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Paul IV - A Hot Tempered Pontiff

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linocut of Paul IVUnder Marcellus reform had begun to stir Rome like an insistent but gentle breeze. Under his successor reform roared through the city with all the violence and some of the freakishness of a tornado.

Giovanni Pietro Caraffa was born near Benevento on June 28,1476, of a noble Neopolitan family. With his connections advancement was easy. He served Leo X as diplomat in England and Spain. He was a zealous bishop of Chiete; but dissatisfied with the comfortable life of a Renaissance prelate, he yearned to be a Camaldolese monk or a Dominican friar. He finally persuaded Clement VII to let him join the new order of Theatines founded by his friend St. Cajetan. Caraffa became general of the order, the object of which was to promote the welfare of the secular clergy. Paul III used both the order and Caraffa to further his reform projects. Indeed Caraffa became Paul's right- hand man in matters of reform. Created cardinal in 1536, and archbishop of Naples soon after Caraffa worked furiously to carry out the reform plans of his chief.

Caraffa was chosen Pope after a stubborn election May 23, 1555. He was an old man of seventy-nine, but a vigorous old man, full of fire and fight. He took the name Paul IV. Though deeply religious, Paul IV was hot-tempered, had small understanding of human nature, and was too fond of his relatives. These relatives caused him grief, for they disgraced the high positions he gave them. But to do Paul justice, when his eyes were opened, he ruthlessly disgraced them.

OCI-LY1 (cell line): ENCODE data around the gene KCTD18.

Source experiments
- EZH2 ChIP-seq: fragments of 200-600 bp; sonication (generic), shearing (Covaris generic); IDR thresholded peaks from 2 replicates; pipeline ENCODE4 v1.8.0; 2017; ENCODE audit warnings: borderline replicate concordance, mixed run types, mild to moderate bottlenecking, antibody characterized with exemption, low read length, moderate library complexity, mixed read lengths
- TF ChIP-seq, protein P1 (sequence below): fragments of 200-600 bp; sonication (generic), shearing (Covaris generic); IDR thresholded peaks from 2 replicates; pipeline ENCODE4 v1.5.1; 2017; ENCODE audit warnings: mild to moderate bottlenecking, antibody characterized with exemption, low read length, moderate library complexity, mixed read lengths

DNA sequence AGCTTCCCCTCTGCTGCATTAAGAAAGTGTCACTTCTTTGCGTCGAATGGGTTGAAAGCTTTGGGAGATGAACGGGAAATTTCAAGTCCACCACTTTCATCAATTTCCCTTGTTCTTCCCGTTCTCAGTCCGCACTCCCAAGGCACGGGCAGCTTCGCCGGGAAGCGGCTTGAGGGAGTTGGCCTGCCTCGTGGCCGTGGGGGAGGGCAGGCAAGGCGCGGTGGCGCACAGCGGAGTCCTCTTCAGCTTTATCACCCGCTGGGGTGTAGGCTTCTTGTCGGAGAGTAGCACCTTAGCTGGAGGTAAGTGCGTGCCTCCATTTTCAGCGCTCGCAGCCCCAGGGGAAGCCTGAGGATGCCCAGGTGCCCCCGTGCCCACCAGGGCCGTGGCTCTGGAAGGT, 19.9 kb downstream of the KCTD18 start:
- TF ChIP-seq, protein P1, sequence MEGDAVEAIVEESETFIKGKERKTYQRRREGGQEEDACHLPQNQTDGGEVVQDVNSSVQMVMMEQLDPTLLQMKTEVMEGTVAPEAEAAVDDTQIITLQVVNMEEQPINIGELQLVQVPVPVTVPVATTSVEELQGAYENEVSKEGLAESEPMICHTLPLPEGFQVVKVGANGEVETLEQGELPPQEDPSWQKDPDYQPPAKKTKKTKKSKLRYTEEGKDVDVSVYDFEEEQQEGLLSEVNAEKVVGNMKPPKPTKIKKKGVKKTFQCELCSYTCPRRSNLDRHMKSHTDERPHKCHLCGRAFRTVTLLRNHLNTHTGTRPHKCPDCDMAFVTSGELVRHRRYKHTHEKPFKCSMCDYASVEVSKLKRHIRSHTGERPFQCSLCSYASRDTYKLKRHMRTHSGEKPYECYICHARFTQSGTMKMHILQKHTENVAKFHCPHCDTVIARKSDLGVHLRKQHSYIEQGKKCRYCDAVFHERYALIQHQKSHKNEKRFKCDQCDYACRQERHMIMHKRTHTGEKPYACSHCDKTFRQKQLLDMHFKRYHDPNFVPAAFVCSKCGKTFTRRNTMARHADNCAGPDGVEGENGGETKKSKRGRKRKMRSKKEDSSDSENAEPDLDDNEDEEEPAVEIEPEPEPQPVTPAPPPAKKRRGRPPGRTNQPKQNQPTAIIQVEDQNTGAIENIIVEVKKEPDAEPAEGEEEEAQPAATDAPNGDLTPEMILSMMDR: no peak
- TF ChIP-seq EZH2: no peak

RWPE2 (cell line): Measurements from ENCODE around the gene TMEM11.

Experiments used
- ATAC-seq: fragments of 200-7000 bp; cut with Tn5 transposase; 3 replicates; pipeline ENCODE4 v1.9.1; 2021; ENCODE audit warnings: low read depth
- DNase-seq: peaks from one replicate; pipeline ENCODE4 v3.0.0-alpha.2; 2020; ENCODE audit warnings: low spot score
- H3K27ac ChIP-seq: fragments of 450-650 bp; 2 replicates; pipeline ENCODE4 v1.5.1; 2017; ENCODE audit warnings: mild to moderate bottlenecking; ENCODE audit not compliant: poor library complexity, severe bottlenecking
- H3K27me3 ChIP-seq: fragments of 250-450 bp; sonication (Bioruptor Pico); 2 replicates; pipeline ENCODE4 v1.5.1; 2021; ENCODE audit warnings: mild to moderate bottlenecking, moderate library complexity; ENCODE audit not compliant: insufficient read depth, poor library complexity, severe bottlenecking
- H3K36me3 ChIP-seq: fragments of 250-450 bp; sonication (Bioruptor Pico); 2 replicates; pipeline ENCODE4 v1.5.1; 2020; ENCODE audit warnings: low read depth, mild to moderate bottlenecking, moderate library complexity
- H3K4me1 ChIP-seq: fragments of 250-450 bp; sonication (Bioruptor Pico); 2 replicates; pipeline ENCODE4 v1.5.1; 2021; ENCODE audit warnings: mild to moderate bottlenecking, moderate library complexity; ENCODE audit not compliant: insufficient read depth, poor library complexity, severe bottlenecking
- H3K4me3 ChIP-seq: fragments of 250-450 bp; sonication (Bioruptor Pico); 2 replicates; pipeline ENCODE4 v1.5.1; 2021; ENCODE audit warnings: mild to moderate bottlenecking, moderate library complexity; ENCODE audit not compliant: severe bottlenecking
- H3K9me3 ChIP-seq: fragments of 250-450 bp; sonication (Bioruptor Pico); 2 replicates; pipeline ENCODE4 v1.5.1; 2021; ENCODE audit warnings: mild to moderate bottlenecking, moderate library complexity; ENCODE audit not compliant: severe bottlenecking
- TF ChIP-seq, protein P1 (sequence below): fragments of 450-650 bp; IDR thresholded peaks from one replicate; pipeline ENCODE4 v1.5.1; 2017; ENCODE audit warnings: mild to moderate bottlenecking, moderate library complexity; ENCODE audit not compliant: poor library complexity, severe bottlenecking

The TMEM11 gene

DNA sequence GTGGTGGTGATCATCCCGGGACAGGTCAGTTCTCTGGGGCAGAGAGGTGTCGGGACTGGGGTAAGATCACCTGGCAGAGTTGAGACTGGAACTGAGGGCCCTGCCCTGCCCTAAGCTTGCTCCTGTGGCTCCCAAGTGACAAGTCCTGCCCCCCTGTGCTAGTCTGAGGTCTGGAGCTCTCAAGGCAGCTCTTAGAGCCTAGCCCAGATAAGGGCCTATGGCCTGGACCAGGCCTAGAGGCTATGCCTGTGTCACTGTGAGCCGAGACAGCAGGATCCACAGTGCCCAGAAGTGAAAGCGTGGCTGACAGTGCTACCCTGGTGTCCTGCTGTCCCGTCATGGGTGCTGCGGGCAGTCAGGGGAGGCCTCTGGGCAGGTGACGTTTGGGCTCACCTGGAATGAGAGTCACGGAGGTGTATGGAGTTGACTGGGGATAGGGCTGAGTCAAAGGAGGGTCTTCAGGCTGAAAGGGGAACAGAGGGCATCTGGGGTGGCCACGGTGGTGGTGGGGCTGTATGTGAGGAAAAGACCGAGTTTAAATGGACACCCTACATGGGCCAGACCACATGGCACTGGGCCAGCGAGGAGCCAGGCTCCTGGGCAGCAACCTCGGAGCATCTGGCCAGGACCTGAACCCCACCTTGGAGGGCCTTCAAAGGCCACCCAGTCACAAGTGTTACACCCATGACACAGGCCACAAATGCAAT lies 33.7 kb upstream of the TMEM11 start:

Paul was extremely anti-Spanish, and soon was involved in a disastrous war with Philip II. By 1557 the Pope was soundly beaten, and when let off with easy terms, he prudently decided to spend more time on spiritual activities. Paul IV had already begun to work on reform. With furious zeal he swung the ax, cutting down expenses and his own revenues. He gave good example too by his private life, which was pious and austere.

Paul had a horror of heresy which surpassed even his horror of abuses. As cardinal he had urged Paul III to reestablish the Roman Inquisition, and now under his eager hands it leaped into high gear. When he extended its competence to cover moral cases as well as heresy, Rome trembled. When it came to heresy, Paul had an enormous capacity for suspicion. He jailed Cardinal Morone, a truly great prelate, on suspicion of heresy. He recalled Cardinal Pole from England where he had just reconciled that country with the Church to answer the same charge! Small wonder ordinary men shook.

Paul IV died August 18, 1559, admitting his faults. But in spite of them, he did much for the Church. Many of his reform decrees were adopted by the Council of Trent. His harshness was resented by the Romans, who threw down his statue and attacked the Inquisition Office to celebrate his death. But this very harshness cleared away any last remnants of the pagan miasma which afflicted Renaissance Rome. The best epitaph for the fierce old reformer was the statement of the Venetian ambassador--that in his reign Rome had been turned into a monastery.

Excerpted from "Popes Through the Ages" by Joseph Brusher, S.J.

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